Aluminum is used by itself to make a hollow shaft. Properly formed, it has substantial rigidity and extremely low weight.
Composites are comprised of reinforcing fibers, such as graphite and kevlar, and binders, such as polyester, epoxy, or other polymeric resins that hold the fibers together. Composites are used both by themselves to form hollow shafts and to reinforce wood sticks, much in the same way as fiberglass is used. These materials are generally stiffer and lighter than fiberglass.
Fiberglass is used both as a layer in laminated shafts and as a reinforcement around the outside of sticks. Use in combination with wood as a laminate, fiberglass adds substantial stiffness to a shaft at the same time reducing its overall weight. As reinforcement on the outside of a stick, fiberglass mesh both contributes to stiffness and increases a stick's abrasion resistance.
A hockey stick is produced in two parts—the blade and the shaft. Today, most stick makers purchase these pieces in unfinished form from subcontractors and then customize them to their own specifications. Although some manufacturers use blades made of graphite or laminate the traditional ash wood over materials such as ABS plastic,
Ash blades also arrive at a stick maker's factory in unfinished form. Most manufacturers have a catalog not only of the blade shapes of their own models, but of the favored shapes of all the professional players who use their sticks. The NHL requires that a blade be 12.5 in (31.75 cm) long, between 2-3 in (5.08-7.62 cm) high, with a maximum curve of less than 0.5 in (1.27 cm) (goalies' blades have slightly different dimensions). Within these parameters, endless variables are possible. Stick makers can change the angle of the blade to the stick, called the lie. They can curve the blade at the heel or at the toe, and they can make a high toe and a low heel or just the opposite.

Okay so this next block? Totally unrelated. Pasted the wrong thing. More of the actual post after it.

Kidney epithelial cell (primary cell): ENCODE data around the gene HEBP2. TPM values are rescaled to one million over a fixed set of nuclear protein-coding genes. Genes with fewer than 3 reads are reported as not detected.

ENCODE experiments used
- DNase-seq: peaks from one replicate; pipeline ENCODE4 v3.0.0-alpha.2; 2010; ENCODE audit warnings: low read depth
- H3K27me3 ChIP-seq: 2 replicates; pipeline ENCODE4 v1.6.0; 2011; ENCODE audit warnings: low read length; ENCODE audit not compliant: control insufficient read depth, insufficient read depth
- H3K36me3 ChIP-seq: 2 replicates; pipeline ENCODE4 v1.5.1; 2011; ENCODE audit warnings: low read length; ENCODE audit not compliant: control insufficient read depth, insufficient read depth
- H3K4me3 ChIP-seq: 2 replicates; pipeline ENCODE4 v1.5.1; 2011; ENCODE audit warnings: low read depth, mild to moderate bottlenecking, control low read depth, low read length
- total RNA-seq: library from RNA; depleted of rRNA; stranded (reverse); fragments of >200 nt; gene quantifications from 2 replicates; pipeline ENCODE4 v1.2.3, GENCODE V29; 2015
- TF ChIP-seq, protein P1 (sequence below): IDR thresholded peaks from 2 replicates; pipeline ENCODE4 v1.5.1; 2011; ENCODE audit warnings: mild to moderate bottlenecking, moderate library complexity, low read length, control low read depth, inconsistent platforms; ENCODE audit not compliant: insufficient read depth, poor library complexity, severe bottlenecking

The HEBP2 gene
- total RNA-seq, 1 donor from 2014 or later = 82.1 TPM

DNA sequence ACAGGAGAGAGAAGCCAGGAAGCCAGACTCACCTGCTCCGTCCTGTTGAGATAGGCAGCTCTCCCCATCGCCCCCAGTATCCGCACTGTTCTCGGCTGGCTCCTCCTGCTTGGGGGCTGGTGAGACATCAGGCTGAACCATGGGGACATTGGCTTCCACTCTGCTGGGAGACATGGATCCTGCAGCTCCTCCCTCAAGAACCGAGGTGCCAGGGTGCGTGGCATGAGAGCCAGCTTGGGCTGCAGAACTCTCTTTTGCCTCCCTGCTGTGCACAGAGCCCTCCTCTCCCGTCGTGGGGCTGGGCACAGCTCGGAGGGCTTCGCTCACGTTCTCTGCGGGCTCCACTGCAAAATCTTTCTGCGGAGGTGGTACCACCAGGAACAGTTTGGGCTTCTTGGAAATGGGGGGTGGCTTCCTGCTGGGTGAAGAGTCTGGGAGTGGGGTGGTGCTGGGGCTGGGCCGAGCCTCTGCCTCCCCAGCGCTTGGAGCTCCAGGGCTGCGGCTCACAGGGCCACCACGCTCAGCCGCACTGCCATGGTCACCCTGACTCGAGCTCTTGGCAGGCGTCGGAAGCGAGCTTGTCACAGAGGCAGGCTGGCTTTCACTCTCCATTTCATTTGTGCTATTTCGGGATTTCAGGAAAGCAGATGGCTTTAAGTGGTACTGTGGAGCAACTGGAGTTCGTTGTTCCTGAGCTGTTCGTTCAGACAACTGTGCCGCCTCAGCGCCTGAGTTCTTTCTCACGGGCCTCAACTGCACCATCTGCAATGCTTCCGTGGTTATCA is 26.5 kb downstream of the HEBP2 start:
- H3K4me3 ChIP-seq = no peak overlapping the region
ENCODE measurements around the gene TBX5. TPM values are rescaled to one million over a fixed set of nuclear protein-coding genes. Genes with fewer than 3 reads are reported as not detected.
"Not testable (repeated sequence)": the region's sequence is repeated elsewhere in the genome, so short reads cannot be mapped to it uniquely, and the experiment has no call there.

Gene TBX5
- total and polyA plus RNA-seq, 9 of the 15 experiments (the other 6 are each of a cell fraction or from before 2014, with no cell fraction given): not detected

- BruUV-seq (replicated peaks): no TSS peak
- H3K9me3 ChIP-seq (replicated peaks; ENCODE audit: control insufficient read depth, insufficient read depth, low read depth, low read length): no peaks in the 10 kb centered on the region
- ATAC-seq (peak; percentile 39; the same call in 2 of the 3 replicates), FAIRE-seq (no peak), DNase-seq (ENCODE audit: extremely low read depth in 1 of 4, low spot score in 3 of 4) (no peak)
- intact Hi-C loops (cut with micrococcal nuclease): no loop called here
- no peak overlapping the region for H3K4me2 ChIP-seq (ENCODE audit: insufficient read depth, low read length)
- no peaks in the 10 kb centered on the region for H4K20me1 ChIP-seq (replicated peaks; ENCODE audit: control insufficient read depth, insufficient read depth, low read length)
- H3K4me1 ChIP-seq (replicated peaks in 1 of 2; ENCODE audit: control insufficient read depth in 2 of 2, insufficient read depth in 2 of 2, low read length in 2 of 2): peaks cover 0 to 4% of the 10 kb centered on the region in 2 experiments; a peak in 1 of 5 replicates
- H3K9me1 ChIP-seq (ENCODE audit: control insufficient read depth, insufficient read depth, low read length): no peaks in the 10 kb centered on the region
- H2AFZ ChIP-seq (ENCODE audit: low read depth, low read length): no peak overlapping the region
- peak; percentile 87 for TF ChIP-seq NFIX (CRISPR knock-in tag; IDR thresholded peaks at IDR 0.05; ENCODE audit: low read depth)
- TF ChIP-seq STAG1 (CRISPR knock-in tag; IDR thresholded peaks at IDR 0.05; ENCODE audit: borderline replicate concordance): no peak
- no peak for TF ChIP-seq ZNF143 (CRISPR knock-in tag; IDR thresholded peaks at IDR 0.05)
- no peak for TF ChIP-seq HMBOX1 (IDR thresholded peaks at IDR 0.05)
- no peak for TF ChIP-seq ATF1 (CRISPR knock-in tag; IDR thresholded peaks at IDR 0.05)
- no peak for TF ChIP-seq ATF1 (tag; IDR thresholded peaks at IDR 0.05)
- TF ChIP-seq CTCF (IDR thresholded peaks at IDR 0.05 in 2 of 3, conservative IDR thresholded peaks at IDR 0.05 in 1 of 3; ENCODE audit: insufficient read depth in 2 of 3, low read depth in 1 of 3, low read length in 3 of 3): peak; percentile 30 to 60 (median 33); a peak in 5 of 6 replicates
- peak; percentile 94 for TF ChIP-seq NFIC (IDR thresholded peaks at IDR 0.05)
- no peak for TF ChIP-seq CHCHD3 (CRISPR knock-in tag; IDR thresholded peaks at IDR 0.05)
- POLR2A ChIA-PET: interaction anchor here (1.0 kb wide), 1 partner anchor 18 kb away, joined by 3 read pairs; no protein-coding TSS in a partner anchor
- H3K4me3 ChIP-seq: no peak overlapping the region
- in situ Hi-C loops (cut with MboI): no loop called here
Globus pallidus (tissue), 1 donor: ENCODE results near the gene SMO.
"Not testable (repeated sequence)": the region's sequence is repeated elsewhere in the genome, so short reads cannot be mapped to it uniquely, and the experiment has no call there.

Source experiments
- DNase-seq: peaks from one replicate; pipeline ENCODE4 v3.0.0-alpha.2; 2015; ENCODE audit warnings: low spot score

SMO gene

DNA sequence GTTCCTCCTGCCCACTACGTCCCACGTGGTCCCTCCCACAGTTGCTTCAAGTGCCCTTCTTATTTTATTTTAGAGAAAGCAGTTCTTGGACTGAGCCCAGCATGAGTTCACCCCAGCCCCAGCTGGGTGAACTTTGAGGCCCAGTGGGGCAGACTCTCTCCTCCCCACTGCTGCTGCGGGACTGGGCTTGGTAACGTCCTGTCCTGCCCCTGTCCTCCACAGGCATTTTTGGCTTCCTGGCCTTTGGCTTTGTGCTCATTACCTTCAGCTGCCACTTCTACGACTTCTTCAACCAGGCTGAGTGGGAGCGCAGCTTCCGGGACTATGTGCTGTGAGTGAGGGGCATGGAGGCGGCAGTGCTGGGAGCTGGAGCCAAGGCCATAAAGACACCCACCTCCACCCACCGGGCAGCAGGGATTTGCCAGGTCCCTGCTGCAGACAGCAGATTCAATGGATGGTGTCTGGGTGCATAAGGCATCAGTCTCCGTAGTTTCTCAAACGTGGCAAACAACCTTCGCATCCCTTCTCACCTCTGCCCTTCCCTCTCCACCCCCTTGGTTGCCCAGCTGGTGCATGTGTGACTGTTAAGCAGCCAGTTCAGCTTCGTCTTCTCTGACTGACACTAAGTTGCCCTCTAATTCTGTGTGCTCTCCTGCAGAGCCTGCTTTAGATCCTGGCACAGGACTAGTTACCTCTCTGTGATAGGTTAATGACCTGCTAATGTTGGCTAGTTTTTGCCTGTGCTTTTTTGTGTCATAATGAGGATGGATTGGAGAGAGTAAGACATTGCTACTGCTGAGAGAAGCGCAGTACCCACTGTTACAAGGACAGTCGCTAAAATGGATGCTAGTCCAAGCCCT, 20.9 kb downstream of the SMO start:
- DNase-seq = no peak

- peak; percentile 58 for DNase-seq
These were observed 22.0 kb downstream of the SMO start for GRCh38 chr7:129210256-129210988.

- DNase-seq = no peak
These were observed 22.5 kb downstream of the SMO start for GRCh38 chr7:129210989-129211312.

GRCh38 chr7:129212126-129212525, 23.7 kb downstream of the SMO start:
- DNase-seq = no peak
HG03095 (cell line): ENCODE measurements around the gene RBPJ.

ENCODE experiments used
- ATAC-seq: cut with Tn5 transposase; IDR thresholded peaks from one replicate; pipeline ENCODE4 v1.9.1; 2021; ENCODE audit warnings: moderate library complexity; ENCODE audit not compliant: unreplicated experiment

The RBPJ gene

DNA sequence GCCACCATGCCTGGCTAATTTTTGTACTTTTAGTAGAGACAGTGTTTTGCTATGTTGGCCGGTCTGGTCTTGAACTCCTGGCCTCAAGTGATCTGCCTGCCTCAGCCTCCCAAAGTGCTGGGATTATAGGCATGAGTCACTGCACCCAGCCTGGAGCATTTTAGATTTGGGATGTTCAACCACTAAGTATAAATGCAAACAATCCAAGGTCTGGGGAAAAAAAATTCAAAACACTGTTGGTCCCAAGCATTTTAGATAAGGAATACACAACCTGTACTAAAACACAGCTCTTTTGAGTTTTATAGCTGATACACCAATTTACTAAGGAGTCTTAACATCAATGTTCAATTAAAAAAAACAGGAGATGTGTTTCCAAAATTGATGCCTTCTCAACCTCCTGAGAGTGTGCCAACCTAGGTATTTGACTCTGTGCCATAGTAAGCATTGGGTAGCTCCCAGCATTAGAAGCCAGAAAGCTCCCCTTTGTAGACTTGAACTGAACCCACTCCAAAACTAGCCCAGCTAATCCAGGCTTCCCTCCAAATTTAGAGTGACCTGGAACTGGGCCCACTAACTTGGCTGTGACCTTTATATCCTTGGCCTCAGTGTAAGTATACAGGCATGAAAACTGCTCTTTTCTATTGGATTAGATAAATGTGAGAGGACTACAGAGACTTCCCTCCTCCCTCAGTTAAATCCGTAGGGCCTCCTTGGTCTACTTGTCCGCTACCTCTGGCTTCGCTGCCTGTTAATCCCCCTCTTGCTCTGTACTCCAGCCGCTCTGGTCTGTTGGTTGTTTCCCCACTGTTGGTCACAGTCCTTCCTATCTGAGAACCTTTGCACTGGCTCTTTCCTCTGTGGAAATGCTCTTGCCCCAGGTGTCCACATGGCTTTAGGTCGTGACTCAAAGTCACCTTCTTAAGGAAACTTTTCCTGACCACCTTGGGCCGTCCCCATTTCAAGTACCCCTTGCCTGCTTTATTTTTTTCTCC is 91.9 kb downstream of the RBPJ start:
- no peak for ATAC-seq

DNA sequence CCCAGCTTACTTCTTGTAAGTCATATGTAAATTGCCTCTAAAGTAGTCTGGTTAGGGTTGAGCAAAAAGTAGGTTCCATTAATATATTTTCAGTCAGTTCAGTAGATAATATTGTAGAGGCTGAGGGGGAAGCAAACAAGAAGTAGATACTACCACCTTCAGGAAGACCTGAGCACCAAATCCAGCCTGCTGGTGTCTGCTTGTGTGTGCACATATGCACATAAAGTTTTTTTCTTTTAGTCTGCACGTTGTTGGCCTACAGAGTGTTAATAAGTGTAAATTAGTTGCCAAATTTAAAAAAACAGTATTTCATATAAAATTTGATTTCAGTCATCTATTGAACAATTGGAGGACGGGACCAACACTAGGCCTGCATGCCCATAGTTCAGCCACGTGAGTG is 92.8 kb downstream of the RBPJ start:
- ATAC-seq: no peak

Every piece of wood used in a hockey stick is inspected before it enters the assembly process. Lumber with irregular grain, knots, or mineral deposits is rejected. The NHL sets guidelines for every dimension of a stick. Strangely, those dimensions are only enforced during a game by protest of the opposing team. If a complaint is lodged and the stick meets specifications, the protesting team receives a delay-of-game penalty.
Several stick makers are experimenting with sticks made entirely of aluminum or composite material. New, lighter, more durable composites are always in development, but these materials have been available for some time and still many players choose wood-based sticks.
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Wilkins, Charles. "Sapling to Slapshot-that all—Canadian symbol-the hockey stickhas come a long, long way." Canadian Geographic (February 1989): 12-21.
"Sports A to Z." http://test.olympic-usa/sports/az (5/7/98).
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— Michael Cavette